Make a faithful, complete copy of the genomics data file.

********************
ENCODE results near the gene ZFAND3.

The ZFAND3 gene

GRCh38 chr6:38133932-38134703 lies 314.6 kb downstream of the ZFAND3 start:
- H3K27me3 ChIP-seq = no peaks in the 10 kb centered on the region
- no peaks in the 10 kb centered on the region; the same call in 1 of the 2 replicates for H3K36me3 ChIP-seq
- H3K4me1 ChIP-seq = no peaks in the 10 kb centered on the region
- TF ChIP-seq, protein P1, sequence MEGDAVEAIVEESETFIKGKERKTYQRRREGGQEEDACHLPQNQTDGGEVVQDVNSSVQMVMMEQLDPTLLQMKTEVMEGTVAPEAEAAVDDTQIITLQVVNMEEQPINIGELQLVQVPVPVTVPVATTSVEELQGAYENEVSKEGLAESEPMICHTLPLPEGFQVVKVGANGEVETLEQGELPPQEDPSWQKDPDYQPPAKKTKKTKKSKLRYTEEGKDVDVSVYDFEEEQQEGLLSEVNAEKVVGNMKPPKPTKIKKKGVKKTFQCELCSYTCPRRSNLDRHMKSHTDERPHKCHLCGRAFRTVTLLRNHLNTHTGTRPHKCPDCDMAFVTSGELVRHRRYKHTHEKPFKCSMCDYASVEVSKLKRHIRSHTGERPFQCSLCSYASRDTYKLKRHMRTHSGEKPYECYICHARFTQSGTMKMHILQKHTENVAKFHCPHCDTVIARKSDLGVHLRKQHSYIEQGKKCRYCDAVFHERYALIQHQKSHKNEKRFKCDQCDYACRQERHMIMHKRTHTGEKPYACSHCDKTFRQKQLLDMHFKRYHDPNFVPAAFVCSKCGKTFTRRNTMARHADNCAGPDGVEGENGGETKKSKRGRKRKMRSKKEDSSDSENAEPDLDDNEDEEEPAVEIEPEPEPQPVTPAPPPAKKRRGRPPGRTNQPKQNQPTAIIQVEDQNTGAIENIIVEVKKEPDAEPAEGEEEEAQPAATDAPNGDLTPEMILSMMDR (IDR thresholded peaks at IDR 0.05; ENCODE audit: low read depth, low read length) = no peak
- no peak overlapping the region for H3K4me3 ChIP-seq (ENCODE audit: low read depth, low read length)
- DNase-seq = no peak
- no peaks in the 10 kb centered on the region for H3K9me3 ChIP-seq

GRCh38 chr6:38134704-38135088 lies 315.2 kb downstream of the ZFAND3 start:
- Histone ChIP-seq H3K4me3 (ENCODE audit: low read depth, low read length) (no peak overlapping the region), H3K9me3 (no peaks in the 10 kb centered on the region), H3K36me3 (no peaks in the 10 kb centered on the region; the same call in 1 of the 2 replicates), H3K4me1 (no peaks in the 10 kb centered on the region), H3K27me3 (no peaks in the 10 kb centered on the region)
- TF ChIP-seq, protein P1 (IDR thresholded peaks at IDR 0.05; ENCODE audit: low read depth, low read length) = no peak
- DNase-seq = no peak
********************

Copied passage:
ENCODE results near the gene ZFAND3.

The ZFAND3 gene

GRCh38 chr6:38133932-38134703 lies 314.6 kb downstream of the ZFAND3 start:
- H3K27me3 ChIP-seq = no peaks in the 10 kb centered on the region
- no peaks in the 10 kb centered on the region; the same call in 1 of the 2 replicates for H3K36me3 ChIP-seq
- H3K4me1 ChIP-seq = no peaks in the 10 kb centered on the region
- TF ChIP-seq, protein P1, sequence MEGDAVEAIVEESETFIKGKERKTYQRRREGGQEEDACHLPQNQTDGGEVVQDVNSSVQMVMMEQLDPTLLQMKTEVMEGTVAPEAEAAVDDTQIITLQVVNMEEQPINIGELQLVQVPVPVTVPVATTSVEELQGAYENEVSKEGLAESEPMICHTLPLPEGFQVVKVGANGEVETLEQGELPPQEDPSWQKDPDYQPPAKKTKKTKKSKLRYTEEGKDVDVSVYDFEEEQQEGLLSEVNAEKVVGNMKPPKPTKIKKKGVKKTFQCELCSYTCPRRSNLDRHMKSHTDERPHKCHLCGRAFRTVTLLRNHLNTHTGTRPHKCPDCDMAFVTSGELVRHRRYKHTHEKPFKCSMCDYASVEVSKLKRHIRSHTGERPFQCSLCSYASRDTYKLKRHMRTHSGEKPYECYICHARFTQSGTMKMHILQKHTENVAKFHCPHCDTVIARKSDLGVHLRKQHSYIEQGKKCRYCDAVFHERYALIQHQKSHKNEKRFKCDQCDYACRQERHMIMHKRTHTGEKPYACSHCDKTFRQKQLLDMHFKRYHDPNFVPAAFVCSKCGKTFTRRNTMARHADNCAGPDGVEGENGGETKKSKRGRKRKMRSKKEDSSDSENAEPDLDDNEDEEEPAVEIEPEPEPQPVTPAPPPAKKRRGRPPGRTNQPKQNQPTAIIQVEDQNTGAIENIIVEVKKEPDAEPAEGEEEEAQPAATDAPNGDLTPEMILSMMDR (IDR thresholded peaks at IDR 0.05; ENCODE audit: low read depth, low read length) = no peak
- no peak overlapping the region for H3K4me3 ChIP-seq (ENCODE audit: low read depth, low read length)
- DNase-seq = no peak
- no peaks in the 10 kb centered on the region for H3K9me3 ChIP-seq

GRCh38 chr6:38134704-38135088 lies 315.2 kb downstream of the ZFAND3 start:
- Histone ChIP-seq H3K4me3 (ENCODE audit: low read depth, low read length) (no peak overlapping the region), H3K9me3 (no peaks in the 10 kb centered on the region), H3K36me3 (no peaks in the 10 kb centered on the region; the same call in 1 of the 2 replicates), H3K4me1 (no peaks in the 10 kb centered on the region), H3K27me3 (no peaks in the 10 kb centered on the region)
- TF ChIP-seq, protein P1 (IDR thresholded peaks at IDR 0.05; ENCODE audit: low read depth, low read length) = no peak
- DNase-seq = no peak